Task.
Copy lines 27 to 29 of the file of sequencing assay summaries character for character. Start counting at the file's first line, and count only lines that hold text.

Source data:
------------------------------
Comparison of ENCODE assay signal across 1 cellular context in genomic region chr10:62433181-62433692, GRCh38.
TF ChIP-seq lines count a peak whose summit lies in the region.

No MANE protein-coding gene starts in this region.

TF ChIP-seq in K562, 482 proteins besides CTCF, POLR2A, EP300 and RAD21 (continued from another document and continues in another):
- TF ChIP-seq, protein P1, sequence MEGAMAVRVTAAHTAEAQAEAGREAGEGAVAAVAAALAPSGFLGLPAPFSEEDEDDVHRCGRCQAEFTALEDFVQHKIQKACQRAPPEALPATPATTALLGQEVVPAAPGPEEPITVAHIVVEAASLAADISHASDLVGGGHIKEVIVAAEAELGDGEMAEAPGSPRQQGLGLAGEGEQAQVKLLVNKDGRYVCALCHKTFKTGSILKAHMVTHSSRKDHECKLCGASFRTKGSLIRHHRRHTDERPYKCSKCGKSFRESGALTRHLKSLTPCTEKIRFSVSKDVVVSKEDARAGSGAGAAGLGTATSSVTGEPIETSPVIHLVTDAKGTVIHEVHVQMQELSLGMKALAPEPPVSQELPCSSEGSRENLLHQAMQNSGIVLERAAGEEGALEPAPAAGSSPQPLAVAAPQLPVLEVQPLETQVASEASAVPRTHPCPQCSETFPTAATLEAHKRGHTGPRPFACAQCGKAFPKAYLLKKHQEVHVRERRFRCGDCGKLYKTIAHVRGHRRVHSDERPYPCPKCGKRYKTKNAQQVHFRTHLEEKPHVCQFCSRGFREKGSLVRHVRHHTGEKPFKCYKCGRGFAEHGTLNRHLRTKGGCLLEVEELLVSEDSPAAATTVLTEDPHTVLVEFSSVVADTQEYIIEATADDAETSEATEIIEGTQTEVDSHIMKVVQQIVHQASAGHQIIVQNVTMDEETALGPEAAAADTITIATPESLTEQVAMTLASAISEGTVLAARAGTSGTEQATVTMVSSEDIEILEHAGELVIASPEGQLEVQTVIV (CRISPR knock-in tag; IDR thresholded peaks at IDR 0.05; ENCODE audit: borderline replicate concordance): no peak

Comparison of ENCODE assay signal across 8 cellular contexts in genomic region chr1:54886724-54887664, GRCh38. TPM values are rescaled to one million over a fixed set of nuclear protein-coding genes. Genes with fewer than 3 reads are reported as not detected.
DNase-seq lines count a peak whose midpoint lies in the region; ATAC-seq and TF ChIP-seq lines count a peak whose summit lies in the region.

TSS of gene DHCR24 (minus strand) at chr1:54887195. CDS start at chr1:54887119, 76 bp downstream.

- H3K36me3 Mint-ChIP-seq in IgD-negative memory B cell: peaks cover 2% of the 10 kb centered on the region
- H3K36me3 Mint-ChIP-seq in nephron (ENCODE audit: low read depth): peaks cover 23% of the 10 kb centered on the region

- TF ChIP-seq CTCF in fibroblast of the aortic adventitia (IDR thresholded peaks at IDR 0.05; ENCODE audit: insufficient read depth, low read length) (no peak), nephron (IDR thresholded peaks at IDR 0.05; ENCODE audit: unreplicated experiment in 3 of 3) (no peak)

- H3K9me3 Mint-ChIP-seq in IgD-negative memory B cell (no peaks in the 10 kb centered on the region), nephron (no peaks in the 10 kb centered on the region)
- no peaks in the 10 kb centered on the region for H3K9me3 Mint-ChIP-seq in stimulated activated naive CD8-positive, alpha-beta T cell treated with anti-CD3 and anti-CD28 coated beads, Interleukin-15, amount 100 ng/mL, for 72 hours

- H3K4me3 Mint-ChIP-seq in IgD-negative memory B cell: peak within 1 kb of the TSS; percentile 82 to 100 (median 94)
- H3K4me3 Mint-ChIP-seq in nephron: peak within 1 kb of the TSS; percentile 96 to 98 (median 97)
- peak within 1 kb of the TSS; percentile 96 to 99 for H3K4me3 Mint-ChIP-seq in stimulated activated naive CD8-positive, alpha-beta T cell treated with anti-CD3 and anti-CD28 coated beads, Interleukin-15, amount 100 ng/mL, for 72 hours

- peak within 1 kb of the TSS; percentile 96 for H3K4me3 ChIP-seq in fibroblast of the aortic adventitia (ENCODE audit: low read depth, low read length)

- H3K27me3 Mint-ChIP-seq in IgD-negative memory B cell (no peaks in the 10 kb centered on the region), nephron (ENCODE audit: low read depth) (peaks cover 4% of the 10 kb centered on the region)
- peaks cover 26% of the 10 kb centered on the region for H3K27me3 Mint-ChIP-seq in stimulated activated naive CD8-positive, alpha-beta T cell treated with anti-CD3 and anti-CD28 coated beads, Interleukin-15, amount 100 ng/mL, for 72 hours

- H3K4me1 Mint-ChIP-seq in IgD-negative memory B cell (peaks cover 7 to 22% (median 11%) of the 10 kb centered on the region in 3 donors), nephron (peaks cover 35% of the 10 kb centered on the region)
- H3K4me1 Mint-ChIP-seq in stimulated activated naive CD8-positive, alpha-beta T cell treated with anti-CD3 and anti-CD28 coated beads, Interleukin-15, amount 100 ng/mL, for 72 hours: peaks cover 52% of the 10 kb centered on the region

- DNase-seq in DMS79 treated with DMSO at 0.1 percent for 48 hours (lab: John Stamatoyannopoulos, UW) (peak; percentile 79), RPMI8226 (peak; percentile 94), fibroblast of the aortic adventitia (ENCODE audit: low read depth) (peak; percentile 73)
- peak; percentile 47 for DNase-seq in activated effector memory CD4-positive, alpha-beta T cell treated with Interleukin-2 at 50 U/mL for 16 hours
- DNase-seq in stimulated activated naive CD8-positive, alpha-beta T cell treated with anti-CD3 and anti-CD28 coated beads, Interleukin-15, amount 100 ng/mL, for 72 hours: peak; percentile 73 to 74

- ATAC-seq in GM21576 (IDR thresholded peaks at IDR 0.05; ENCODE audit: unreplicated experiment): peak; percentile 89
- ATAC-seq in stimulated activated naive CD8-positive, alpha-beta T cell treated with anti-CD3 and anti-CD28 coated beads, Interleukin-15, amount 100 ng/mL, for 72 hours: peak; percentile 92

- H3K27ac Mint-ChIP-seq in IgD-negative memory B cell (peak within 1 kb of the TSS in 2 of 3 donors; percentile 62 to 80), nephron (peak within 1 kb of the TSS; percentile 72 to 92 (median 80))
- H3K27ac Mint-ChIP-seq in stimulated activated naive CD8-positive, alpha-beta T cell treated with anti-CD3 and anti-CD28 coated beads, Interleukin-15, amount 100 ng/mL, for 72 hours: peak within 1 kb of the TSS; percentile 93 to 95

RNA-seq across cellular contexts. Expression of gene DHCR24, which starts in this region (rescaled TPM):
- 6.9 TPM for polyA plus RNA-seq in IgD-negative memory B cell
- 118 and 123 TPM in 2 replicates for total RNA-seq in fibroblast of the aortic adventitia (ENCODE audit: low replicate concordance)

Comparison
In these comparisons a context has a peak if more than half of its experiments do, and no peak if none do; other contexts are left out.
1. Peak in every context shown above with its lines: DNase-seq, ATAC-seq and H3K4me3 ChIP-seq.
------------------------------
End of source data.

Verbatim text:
- H3K27ac Mint-ChIP-seq in IgD-negative memory B cell (peak within 1 kb of the TSS in 2 of 3 donors; percentile 62 to 80), nephron (peak within 1 kb of the TSS; percentile 72 to 92 (median 80))
- H3K27ac Mint-ChIP-seq in stimulated activated naive CD8-positive, alpha-beta T cell treated with anti-CD3 and anti-CD28 coated beads, Interleukin-15, amount 100 ng/mL, for 72 hours: peak within 1 kb of the TSS; percentile 93 to 95

RNA-seq across cellular contexts. Expression of gene DHCR24, which starts in this region (rescaled TPM):